A Word From Verywell

While synovial sarcoma is a relatively rare condition, early detection of cancer is key for improved prognosis. Talk to your doctor if you notice a lump, develop pain, or have difficulty moving your joints. They may be able to rule out this condition.

If you have been diagnosed with synovial sarcoma, remember that new treatments are developing all the time. Follow your doctor’s treatment plan and consider joining a support group to improve your quality of life.

6 Sources
Verywell Health uses only high-quality sources, including peer-reviewed studies, to support the facts within our articles. Read our editorial process to learn more about how we fact-check and keep our content accurate, reliable, and trustworthy.
  1. National Cancer Institute. Synovial sarcoma.

  2. Gazendam AM, Popovic S, Munir S, Parasu N, Wilson D, Ghert M. Synovial sarcoma: a clinical reviewCurr Oncol. 2021;28(3):1909-1920. doi:10.3390/curroncol28030177

  3. El Beaino M, Araujo DM, Lazar AJ, Lin PP. Synovial sarcoma: advances in diagnosis and treatment identification of new biologic targets to improve multimodal therapyAnn Surg Oncol. 2017;24(8):2145-2154. doi:10.1245/s10434-017-5855-x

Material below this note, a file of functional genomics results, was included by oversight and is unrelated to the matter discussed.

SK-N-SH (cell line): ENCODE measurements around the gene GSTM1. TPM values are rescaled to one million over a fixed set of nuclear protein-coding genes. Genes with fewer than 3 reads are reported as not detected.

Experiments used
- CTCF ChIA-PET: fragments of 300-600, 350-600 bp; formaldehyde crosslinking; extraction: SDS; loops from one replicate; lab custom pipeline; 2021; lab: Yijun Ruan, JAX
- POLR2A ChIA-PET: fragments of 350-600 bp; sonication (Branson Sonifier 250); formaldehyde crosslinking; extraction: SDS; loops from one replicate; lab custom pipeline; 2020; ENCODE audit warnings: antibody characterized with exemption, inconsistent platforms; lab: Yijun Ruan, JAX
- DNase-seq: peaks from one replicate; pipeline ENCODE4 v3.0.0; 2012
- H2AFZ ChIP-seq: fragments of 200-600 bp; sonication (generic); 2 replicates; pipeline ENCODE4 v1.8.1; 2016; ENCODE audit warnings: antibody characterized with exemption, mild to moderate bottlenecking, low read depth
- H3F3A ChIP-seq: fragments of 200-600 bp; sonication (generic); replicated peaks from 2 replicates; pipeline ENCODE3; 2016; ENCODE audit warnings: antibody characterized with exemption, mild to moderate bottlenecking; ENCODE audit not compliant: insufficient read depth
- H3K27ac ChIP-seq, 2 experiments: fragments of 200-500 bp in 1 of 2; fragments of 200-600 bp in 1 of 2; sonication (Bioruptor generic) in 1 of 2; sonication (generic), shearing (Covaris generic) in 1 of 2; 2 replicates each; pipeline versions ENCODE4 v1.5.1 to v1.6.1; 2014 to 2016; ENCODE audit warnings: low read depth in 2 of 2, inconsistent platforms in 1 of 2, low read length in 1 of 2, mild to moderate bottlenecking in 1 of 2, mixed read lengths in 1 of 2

4. National Institutes of Health. Synovial sarcoma.

  5. American Cancer Society. Risk factors for soft tissue sarcomas.

  6. American Cancer Society. Tests for soft tissue sarcomas.

By Aubrey Bailey, PT, DPT, CHT
Aubrey Bailey is a physical therapist and professor of anatomy and physiology with over a decade of experience providing in-person and online education for medical personnel and the general public, specializing in the areas of orthopedic injury, neurologic diseases, developmental disorders, and healthy living.